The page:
During drought, our focus is generally on what we don’t have and can’t do, says Kansas State University livestock specialist Sandy Johnson, PhD. Culling a portion of the cow herd can be necessary and provides an opportunity to reshape the herd. The standard recommendation to begin the process, Johnson says, is to cull the “four Os”: open, old, ornery and odd balls.

Today, culling the open cows can really go far beyond just pregnant and open. Pregnancies as early as 30 days can be identifi ed with ultrasound, and fetal size can be measured to stage pregnancies. Use of ultrasound can also allow gender to be determined, and the optimum time period to target fetal sexing is 60 to 85 days of gestation and no later than 110 days, as the pregnant uterus drops out of reach. Sexing fetuses requires a high level of skill, but Johnson notes increasing numbers of veterinarians have incorporated ultrasound equipment into their practice.

Determining the stage of pregnancies can facilitate the use of culling to tighten the calving season, bringing several advantages. These include heavier and more uniform weaning weights at sale time and more uniform nutritional requirements in the cow herd. Early calvers should rebreed early the following season, and cows with a tight calving season would respond well to synchronization of estrus and artificial insemination, perhaps using sexed semen.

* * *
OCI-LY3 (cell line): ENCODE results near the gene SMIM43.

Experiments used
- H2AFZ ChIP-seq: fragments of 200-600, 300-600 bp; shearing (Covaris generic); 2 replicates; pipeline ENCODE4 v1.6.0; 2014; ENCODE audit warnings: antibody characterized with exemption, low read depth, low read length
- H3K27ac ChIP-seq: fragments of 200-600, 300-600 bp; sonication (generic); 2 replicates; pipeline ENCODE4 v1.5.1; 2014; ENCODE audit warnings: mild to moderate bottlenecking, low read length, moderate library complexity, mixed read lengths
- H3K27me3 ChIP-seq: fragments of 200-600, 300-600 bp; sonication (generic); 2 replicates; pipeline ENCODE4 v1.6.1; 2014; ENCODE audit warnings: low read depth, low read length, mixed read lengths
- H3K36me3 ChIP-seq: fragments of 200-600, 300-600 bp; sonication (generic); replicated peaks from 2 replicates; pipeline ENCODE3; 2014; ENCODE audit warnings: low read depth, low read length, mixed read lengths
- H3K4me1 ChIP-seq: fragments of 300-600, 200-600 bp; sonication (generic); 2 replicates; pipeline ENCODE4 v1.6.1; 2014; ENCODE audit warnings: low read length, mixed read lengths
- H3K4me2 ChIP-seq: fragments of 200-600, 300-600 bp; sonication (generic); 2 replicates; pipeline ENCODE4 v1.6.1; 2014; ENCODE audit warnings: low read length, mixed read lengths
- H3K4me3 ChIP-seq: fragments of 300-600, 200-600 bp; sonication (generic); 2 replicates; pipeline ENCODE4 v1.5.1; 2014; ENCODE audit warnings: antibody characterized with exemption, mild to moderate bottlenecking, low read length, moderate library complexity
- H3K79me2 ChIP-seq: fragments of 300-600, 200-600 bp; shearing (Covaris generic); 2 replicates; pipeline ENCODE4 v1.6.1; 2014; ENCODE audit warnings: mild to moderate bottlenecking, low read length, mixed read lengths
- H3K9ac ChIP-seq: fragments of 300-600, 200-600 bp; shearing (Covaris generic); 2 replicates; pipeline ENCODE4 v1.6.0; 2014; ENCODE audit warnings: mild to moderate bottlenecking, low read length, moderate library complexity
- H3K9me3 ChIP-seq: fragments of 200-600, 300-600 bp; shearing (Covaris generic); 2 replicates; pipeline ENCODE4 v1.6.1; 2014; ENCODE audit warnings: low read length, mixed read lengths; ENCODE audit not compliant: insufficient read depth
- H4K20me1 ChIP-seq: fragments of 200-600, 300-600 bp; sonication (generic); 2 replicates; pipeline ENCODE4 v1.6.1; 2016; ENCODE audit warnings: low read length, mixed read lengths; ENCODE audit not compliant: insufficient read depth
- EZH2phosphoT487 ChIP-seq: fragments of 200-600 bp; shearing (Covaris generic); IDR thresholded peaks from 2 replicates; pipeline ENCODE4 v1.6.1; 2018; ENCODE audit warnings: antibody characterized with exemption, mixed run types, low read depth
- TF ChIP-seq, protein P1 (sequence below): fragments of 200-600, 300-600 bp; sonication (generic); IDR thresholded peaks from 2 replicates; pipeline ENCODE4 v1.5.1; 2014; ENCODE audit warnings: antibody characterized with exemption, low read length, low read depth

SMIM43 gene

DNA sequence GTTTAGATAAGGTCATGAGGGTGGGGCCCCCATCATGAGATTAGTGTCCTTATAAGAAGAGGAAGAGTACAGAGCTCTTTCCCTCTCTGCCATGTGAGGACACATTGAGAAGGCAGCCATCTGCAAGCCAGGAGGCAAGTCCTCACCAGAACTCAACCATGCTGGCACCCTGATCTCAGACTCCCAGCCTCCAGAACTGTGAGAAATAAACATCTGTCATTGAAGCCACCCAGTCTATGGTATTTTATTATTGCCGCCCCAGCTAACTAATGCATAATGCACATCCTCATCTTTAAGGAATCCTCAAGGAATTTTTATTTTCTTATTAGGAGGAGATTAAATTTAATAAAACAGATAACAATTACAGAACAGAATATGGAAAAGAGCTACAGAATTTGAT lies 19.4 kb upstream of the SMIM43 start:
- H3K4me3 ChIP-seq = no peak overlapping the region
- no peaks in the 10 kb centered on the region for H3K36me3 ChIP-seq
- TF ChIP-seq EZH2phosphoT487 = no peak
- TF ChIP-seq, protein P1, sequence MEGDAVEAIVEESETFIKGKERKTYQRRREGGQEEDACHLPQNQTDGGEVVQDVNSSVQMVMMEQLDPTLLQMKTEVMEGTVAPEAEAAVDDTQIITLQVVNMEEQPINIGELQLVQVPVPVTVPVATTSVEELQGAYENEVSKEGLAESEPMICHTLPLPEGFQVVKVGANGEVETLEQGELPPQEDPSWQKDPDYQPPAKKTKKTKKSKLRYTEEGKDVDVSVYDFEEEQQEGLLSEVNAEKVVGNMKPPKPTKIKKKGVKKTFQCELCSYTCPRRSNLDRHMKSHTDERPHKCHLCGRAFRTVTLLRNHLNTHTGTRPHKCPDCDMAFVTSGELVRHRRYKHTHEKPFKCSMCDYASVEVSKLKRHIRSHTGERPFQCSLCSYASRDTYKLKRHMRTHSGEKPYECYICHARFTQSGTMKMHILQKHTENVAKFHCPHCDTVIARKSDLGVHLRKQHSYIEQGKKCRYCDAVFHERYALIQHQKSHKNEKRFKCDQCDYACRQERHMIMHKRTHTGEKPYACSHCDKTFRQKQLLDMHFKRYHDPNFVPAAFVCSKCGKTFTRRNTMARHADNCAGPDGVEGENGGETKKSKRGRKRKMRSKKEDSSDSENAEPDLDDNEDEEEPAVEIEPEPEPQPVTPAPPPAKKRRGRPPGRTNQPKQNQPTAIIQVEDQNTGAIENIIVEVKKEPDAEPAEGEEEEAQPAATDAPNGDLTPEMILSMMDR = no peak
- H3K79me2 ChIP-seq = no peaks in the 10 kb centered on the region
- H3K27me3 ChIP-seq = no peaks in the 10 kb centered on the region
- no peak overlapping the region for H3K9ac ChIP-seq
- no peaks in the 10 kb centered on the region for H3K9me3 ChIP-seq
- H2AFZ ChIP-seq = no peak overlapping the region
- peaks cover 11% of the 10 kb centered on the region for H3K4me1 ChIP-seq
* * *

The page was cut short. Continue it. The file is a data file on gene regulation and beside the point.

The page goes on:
Older cows that can no longer retain body condition or have feet or leg issues would be easy culls. When deeper culling is needed, tooth examinations can help identify older cows, but some type of record on actual age would be valuable if one was forced to make cuts into the middle- aged cows.

Culling the ornery or mean cows should be routine. When deeper cuts are needed, notes or other information on any handling issues or excess nervousness during handling would be useful to include in decisions. Several scoring methods are available to evaluate the disposition of your cows.

“Odd ball” cows may mean different things to different people. It could relate to coat color, calving season, size, body condition, horns or anything that adds unwelcome variation for management or marketing. Culling may allow you to optimize the mature weight of your cows for your production system.

If you have adequate forage this year, it still is a good time to evaluate whether you have the records and information needed to strategically cull cows in a future drought. If you need to make additional culls this year, consider culling strategies that will make management easier.